Michiko Kikuchi Sanders was the descendant of a mighty samurai clan. From her birth in Yamagata, Japan on November 3, 1931 to her death on Thanksgiving of this year, she was a warrior through and through. Her extensive list of family and friends will miss her so very much.
Michiko, often called Mitzi, was the eldest of six children. As a young girl she experienced the terrible impacts of war. She and her classmates were forced to tear down their school fences for steel factories. She led siblings to safety in the mountains when the bombs came. She watched the once wealthy family finances go under, and she saw hundreds of soldiers commit ritual suicide in front of the Emperor's palace when the surrender announcement came.
In 1951, she met a soldier named Duane Sanders and they were married a year later despite the US Army putting up multiple barriers. She gave up her Head of Family position in Japan to come to the United States in the spring of 1954 with their first child. Four more children followed as she traversed across the world, moving almost two dozen times.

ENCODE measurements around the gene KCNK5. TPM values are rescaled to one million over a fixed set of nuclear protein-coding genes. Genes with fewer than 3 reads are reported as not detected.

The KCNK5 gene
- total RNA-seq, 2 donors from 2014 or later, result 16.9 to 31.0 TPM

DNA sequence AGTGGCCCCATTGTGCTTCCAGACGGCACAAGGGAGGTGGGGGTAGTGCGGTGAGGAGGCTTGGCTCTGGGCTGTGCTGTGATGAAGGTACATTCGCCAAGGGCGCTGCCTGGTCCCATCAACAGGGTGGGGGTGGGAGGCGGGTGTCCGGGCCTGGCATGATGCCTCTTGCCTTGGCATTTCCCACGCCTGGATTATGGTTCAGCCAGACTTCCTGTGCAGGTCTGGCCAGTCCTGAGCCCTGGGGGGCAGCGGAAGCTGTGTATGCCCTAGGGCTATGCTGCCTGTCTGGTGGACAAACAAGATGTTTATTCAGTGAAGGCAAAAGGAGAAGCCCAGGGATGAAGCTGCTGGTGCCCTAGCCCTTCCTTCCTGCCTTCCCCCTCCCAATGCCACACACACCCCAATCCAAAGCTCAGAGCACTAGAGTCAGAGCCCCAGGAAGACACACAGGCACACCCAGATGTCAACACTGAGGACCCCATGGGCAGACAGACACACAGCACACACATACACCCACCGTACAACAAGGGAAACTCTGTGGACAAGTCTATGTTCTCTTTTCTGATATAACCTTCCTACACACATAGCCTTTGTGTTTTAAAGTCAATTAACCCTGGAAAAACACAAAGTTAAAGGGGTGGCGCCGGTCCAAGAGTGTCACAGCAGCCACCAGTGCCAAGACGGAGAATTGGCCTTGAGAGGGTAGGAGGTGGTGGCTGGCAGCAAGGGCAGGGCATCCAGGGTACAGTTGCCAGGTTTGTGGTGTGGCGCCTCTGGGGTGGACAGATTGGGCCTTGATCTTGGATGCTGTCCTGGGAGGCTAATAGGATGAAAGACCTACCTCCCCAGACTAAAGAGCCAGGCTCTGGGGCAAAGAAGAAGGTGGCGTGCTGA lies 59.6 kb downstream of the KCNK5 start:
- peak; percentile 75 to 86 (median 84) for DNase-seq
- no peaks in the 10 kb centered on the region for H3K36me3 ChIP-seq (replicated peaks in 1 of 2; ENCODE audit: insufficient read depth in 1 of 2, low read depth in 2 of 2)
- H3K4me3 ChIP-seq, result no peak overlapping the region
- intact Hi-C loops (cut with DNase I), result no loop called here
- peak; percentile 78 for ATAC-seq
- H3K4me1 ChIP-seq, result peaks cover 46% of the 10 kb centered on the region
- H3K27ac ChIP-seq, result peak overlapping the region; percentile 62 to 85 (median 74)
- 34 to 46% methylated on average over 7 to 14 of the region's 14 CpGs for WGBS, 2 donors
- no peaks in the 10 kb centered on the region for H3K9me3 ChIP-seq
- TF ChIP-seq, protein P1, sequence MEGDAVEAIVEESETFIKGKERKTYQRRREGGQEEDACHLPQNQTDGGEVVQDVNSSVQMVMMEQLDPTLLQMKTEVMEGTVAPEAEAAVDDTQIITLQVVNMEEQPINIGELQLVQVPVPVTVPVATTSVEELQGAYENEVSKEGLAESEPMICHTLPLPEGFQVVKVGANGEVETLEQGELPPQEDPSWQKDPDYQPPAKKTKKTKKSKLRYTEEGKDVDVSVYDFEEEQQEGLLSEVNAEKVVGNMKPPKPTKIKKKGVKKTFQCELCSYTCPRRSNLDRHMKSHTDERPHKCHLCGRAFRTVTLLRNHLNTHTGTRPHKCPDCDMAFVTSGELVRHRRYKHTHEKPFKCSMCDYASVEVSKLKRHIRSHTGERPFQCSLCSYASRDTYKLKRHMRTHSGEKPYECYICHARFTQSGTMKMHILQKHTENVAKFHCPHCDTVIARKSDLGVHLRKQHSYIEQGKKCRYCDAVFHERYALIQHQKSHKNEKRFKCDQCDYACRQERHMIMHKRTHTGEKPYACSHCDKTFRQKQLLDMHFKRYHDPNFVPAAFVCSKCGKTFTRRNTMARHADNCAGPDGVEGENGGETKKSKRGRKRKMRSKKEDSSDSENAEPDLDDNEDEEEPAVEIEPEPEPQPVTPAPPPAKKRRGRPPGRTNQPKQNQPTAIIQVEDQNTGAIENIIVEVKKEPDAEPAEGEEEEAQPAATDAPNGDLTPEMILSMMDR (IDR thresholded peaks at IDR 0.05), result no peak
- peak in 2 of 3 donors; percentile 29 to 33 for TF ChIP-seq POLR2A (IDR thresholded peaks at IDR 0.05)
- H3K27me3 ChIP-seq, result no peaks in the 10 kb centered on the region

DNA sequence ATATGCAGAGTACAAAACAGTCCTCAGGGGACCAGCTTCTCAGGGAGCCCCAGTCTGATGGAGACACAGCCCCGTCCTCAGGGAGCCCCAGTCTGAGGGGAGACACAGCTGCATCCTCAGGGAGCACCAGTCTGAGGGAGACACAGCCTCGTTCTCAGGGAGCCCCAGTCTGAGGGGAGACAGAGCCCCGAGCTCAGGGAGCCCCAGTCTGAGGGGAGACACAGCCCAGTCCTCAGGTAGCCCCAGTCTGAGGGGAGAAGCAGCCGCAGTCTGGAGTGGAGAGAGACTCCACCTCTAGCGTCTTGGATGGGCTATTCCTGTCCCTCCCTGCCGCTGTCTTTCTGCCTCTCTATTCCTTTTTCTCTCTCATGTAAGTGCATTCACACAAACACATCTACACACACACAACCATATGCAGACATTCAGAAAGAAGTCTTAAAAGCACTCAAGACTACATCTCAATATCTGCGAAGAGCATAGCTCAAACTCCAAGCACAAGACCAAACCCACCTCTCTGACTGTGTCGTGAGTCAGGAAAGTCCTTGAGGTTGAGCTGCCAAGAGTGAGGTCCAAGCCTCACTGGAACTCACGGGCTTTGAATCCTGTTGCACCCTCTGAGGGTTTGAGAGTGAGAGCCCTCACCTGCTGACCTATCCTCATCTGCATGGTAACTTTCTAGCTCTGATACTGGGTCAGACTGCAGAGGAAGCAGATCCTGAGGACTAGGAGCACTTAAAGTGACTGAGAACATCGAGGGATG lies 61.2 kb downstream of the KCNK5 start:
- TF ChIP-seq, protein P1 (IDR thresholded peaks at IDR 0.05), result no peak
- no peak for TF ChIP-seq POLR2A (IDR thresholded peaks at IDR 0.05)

At every location she lived, Mitzi left the yards more beautiful than when she arrived. She spent almost every day tending to her yards. She embraced being a founder and sometime gardener of the Peace Garden of the Oregon City Community Center. She was also the Founder of the Oregon City-Tatashina Sister City Program. As an unofficial interpreter for the group, she facilitated many conversations of understanding. Her "lunch bunch" of women involved in Sister City activities was a highlight of her later life.
Mitzi heartily laughed at Lucille Ball, Red Skelton, Bill Cosby, and the Golden Girls. She loved the music of Elvis Presley and Yanni. She enjoyed live theatre, and eating out. Most recently she became an avid viewer of The Masked Singer.
She is now reunited with her youngest daughter, Lisa, who preceded her in death almost five years ago. Surviving children are Marie Werts, David Sanders, Sandra Apfeld, and Robert Sanders. She also leaves behind ten grandchildren and twelve great grandchildren. She watched with pride over this large brood as they progressed in their education and careers, and her home was filled with hundreds of photos and keepsakes. All loved her dearly. Goodbye Mom/Grandma/Obasan/Granny Mitzi.
Donations may be given in her honor to the Pioneer Community Center in Oregon City